"It became apparent to me near the end of the album cycle for House of Gold & Bones that it had basically run its course," the guitarist says. "But the band kept pushing for more dates, and I was just like, 'It's time to stop!' Slipknot made it possible for Stone Sour to have everything that it has — and there were people in Slipknot that have been sitting idly waiting to do a new album. And I had fans asking me every day, 'When are you doing Slipknot?' It just seemed like it was in the air."
After continually "waving the flag" for a new Slipknot record, Root finally got his wish in late 2013, though not exactly in the manner he'd hoped for. "I guess you could say I was 'given the opportunity' to start the Slipknot album, to put it sort of nicely," he chuckles wryly. "Essentially in November, I found out that Stone Sour wanted to do some more shows and they didn't want me to be a part of it."
Thus relieved of his Stone Sour duties, Root busied himself writing new Slipknot material on his laptop at his home in Florida. "I had so many emotions going on in my head when I was writing this shit," he says. "I was mad because Stone Sour wanted to go do a tour and they didn't want me to be a part of it. So I had a little anger, and I had a little bit of fucking depression. I was kind of hurt. But at the same time, it was probably all for the better, because I wasn't really happy in that band any more…
"I love Stone Sour, I love the music that we created, and it was a fun ride," he continues. "But if I'm going to sacrifice all of my free time and my life for something, it has to be something that I a thousand-percent believe in, and something where I have a thousand-percent communication with everyone involved. And that something is Slipknot."
Since joining the 'Knot in 1998, Root had been deeply enmeshed with the band's writing process. "It was always basically me, Paul, and Joe hashing shit out," he explains. "If I would be on tour with Stone Sour, Joey and Paul would get together and demo 20 songs or so, and then I would get together with Paul and Joey after I got off the road, and I would put my two cents into whatever they had, learn whatever they had, and bring whatever other material I had to the table."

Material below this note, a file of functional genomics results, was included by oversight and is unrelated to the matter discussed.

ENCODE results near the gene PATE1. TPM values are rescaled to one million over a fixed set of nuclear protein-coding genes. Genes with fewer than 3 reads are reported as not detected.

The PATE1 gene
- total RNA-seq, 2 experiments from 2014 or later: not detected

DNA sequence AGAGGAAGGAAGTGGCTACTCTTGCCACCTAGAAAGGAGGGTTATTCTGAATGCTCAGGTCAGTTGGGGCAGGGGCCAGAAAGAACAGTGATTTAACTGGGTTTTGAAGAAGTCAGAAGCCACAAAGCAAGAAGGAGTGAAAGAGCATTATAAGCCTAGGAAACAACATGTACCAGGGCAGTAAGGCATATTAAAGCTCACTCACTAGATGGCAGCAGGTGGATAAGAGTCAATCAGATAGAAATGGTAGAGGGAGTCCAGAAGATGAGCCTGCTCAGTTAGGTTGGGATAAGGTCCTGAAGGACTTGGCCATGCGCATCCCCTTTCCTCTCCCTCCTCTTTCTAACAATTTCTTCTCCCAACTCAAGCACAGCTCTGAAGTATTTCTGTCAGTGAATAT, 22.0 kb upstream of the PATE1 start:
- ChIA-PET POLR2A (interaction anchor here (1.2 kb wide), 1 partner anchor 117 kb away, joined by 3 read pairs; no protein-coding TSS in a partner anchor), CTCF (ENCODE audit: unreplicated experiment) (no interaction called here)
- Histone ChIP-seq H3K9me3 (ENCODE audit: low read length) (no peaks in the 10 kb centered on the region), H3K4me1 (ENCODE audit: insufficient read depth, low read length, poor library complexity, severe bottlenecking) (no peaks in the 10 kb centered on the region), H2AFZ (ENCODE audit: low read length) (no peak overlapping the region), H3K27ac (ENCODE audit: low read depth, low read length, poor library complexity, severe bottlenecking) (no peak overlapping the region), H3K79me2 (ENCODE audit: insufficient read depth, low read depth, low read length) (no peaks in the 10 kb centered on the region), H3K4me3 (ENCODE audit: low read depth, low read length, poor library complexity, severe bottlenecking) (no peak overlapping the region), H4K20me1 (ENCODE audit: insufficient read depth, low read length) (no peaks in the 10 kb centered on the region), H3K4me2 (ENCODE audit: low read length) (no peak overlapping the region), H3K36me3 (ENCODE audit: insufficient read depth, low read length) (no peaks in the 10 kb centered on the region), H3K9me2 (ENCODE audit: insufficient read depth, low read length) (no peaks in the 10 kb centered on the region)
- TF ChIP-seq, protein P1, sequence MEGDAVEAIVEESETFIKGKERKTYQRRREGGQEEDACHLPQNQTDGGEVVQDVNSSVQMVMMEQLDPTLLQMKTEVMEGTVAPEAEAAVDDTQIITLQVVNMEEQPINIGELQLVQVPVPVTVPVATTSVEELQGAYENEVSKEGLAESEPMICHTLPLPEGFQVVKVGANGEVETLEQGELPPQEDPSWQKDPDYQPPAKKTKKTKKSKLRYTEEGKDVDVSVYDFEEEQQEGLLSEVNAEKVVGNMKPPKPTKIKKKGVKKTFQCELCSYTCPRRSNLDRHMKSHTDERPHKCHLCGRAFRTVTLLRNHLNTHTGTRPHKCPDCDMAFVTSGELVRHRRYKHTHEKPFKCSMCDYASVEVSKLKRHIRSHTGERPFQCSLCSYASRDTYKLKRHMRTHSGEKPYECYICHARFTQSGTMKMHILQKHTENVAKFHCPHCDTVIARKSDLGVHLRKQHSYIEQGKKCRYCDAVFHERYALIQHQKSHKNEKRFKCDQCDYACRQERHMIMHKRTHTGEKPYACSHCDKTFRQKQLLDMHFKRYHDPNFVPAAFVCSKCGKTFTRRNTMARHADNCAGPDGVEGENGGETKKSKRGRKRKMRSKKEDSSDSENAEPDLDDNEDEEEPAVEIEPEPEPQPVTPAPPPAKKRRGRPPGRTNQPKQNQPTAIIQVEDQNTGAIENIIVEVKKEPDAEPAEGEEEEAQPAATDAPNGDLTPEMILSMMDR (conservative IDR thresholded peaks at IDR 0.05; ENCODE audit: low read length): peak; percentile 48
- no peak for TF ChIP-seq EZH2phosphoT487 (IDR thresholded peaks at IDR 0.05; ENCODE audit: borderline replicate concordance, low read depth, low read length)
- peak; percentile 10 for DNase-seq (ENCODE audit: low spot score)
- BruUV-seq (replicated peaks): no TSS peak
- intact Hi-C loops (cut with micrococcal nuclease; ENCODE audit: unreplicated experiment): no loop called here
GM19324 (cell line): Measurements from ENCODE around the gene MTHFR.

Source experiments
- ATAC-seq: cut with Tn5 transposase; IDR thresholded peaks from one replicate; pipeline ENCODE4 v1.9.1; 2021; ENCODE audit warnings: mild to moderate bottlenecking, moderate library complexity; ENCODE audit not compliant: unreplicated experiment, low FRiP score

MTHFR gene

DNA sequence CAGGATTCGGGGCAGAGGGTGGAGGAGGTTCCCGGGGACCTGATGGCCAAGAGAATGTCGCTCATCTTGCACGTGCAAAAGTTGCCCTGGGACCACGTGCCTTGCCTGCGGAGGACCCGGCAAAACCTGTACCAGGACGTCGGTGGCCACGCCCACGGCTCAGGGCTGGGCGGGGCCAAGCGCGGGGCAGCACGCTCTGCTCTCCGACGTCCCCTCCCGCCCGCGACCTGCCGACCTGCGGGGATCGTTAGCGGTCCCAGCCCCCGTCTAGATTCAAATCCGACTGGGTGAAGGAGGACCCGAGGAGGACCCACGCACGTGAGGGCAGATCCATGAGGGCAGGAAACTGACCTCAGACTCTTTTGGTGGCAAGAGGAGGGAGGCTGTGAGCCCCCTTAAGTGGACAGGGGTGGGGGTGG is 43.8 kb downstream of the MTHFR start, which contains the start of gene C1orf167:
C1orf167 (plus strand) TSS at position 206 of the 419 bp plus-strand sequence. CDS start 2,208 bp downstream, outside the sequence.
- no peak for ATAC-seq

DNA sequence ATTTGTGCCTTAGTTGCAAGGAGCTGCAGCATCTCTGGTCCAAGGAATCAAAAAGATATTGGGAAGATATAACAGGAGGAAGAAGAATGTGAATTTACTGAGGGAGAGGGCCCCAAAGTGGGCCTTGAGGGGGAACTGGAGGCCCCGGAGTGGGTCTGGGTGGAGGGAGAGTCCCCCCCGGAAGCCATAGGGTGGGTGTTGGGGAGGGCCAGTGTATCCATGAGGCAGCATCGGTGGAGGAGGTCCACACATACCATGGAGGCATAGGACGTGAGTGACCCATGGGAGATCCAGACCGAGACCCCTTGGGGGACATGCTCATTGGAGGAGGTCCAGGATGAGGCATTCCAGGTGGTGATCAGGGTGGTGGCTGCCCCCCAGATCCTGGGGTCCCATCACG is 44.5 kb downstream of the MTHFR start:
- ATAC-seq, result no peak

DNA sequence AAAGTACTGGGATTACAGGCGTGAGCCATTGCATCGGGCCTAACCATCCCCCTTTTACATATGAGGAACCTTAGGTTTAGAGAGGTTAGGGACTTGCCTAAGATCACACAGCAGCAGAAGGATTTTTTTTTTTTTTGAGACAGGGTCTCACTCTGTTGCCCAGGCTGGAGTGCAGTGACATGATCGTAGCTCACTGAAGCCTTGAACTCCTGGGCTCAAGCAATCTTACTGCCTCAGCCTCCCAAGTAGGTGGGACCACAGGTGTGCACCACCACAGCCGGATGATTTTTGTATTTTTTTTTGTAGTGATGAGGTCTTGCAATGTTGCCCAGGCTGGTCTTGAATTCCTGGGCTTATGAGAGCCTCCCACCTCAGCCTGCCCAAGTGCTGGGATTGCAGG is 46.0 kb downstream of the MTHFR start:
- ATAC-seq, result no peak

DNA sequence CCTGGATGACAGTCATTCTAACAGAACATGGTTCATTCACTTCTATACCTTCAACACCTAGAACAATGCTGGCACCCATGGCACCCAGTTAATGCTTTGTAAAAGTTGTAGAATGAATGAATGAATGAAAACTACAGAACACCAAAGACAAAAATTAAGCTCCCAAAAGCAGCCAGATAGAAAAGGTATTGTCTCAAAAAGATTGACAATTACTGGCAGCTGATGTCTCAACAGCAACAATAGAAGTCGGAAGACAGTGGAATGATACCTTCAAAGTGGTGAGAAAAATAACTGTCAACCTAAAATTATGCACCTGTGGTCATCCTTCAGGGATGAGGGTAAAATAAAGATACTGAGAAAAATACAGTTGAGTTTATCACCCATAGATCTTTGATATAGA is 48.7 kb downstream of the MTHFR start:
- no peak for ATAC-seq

This time, however, there was no Gray — and, much to Root's surprise, no Jordison, who, during Slipknot's downtime, had started a new band, Scar the Martyr. "Shit just sort of changed overnight with that," he says. "It was very fucking bizarre. I was planning on getting together with Joe to write, but I would hear from our manager that, 'No, Joe doesn't want to write. He wants to write another Scar the Martyr album, and he wants to tour for another year.' Which was making me go crazy, because that was going to push a Slipknot record that was already a year behind another year behind!"
What exactly transpired between Jordison and Slipknot remains murky beyond the group's December 2013 announcement that he and the band had parted ways for "personal reasons," and Jordison's subsequent Facebook post asserting that he didn't quit Slipknot. When asked to comment further on the subject, Root politely declines. "Someday I might be able to talk about it, but right now I think everything has to just go the way it's going in order for us to continue," he says.
Taylor, likewise, opts for a vague outline of the Jordison situation. "The only thing I can really say is that, sometimes one person's going one way and you're going the other way, and as much as you can try to go in the same direction, it doesn't always work that way," he explains. "It was hard, but we did what we felt we had to do."
When Root sent his initial demos to Crahan, the Clown greeted them with immense enthusiasm. "Jim got busy, and he created art, man," Crahan enthuses. "Right away, I could tell that it was more than I could immediately wrap my brain around!" He and Root began bouncing ideas back and forth over email and, in the guitarist's words, "that's when the ball really started rolling." Root may have also had additional creative help, however.
"It's weird, man," he says. "I'm not a very spiritual person, so when somebody loses someone who's close to them and says that they're still with them, I've always thought that was bullshit or whatever. But I was out in the garage and working on an arrangement for a song that turned into either 'The Devil in I' or 'Sarcastrophe.' Normally when I write, I throw down the first thing I come up with, then I double it, then I throw a bass on it, and then I put the drums around it. But on this arrangement, I noticed that I wasn't just throwing the riff down — I was trying different variations on it, trying different positions on the neck, and thinking about melodies while coming up with what the chord progression was going to be…